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Fleming v. Merit Systems Protection Board

UNITED STATES COURT OF APPEALS FOR THE FEDERAL CIRCUIT


Decided: September 13, 1991.

ISAAC FLEMING, PETITIONER,
v.
MERIT SYSTEMS PROTECTION BOARD, RESPONDENT

Appeal from the Merit Systems Protection Board.

Plager, Circuit Judge, Friedman, Senior Circuit Judge, and Rader, Circuit Judge.

Per Curiam

DECISION

Isaac Fleming was removed by the United States Postal Service from his position as a Distribution Clerk. The removal was based on charged of theft and misappropriation of funds, which Fleming admitted. Fleming appealed to the Merit Systems Protection Board (MSPB or Board). After Fleming missed two pre-hearing conferences, the MSPB dismissed his appeal for lack of prosecution. Fleming's petition for review was dismissed for untimely filing, and he appealed to this court, We affirm.

Fleming appealed his removal to the MSPB on January 29, 1990.*fn1 He then missed two prehearing telephone conference, and did not respond to requests for explanation, even when warned about the possibility of dismissal resulting from his silence. The MSPB Administrative Judge on March 29, 1990, issued an initial decision dismissing the appeal for failure to prosecute. Fleming submitted a change of address and telephone number on April 11, 1990.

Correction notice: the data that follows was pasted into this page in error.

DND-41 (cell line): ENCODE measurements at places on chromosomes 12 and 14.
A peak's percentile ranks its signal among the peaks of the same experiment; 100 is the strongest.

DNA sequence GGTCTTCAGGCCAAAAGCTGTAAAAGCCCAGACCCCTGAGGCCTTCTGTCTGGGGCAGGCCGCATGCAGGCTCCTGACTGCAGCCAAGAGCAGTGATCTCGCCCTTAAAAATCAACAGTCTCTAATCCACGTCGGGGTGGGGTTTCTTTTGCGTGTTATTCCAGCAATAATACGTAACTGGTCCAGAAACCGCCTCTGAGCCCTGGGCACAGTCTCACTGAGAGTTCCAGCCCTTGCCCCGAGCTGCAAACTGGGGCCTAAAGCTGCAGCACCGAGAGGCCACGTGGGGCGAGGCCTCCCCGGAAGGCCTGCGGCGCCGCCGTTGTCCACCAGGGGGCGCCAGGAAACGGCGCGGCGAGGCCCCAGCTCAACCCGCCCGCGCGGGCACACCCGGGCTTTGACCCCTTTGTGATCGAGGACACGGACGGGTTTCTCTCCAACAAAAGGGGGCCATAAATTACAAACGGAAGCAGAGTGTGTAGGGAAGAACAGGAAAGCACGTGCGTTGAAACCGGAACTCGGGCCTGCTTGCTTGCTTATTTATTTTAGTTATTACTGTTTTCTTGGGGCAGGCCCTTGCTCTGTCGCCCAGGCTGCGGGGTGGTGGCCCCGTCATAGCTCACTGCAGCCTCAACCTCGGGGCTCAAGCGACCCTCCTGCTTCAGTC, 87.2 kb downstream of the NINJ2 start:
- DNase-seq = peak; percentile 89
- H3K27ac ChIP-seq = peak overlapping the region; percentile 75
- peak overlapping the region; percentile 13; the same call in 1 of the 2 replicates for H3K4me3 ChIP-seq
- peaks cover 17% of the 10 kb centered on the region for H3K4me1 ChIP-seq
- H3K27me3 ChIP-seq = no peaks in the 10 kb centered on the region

On May 4, 1990, Fleming filed a petition for review which was rejected as deficient. The MSPB gave him 15 days to amend and refile the petition. On July 24, 1990, Fleming claimed not to have received the rejection, and was sent another copy. He filed the corrected version on November 23, 1990, claiming to have submitted it to the wrong address on October 10, 1990. The Board dismissed the petition as untimely filed.

Even were we to give Fleming every benefit of every doubt, his actions leave us no choice. We can assume Fleming filed the corrected version of his petition for review on October 10; he was still well outside the 15-day window. When given the chance, he submitted nothing to show why the delay should be excused for good cause. There is nothing in the record which would permit us to find that the decision of the MSPB to dismiss the petition for review was arbitrary, capricious, an abuse of discretion, or otherwise not in accordance with law. See 5 U.S.C. ยง 7703 (1988).


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